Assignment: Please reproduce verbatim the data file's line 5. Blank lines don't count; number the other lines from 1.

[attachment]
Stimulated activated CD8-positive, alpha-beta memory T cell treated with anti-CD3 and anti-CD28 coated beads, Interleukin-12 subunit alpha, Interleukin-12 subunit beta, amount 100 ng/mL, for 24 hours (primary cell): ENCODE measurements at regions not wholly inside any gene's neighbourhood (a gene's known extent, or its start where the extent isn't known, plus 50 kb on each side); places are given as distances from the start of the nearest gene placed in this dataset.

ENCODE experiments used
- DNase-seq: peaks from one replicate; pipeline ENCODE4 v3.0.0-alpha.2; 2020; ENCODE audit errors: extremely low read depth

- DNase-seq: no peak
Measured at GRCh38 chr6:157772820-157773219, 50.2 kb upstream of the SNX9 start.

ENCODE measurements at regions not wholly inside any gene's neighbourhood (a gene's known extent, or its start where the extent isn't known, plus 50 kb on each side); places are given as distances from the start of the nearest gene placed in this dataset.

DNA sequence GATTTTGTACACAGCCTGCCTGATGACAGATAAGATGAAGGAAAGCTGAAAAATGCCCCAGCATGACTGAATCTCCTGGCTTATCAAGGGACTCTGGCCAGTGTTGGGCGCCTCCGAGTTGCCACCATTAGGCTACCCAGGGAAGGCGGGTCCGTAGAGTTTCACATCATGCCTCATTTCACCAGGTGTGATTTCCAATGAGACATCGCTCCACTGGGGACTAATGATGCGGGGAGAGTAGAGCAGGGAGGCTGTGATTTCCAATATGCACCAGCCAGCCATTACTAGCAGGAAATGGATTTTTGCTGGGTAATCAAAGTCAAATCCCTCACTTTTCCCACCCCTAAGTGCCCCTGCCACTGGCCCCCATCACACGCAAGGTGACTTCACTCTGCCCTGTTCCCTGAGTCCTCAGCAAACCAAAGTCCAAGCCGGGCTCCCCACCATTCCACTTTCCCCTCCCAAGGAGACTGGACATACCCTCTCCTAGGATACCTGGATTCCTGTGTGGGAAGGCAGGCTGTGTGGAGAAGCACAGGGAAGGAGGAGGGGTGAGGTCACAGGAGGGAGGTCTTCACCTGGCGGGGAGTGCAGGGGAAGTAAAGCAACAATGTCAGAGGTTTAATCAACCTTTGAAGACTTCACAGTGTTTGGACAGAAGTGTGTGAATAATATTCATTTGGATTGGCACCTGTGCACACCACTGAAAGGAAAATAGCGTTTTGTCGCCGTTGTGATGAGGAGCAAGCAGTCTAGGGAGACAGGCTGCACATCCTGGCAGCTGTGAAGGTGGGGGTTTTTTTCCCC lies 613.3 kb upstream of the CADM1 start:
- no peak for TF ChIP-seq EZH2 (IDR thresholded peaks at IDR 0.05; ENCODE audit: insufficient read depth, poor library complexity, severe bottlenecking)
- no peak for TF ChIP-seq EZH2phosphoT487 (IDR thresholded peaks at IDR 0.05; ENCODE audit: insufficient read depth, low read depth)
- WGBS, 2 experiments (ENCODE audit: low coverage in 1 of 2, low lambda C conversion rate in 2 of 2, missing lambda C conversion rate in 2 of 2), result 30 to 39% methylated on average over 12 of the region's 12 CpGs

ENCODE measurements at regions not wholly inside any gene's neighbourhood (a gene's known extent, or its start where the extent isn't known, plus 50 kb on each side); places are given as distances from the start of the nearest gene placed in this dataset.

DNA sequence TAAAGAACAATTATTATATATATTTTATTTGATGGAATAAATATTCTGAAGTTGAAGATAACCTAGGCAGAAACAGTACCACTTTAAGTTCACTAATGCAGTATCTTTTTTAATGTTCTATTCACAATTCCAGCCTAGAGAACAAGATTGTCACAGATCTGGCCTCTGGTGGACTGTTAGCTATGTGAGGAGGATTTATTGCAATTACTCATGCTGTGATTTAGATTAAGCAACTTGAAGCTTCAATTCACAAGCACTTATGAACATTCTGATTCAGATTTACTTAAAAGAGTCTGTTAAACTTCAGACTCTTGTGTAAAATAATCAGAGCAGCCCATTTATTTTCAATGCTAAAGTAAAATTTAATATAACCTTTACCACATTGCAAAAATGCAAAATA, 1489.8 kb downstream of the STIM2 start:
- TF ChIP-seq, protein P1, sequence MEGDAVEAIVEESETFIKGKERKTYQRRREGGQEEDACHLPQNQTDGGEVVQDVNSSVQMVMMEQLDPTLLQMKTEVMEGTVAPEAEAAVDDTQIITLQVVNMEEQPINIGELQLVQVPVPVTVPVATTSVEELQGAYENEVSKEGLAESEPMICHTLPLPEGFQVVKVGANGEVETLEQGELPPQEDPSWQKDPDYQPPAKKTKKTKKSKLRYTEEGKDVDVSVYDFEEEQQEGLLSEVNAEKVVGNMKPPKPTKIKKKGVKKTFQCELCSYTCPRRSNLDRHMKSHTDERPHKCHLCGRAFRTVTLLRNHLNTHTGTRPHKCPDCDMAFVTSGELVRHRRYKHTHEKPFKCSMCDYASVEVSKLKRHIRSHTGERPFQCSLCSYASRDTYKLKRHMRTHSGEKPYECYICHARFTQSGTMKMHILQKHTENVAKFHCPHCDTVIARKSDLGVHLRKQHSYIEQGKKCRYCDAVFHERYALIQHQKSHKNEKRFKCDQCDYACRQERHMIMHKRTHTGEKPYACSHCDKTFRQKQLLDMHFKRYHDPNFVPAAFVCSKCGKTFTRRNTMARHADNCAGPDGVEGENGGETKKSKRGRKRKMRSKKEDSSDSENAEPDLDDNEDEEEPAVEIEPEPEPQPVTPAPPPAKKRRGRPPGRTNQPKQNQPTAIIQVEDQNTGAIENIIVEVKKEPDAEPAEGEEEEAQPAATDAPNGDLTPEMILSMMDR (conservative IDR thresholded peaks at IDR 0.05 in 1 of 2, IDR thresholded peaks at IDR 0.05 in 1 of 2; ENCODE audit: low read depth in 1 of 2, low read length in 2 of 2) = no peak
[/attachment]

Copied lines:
Measured at GRCh38 chr6:157772820-157773219, 50.2 kb upstream of the SNX9 start.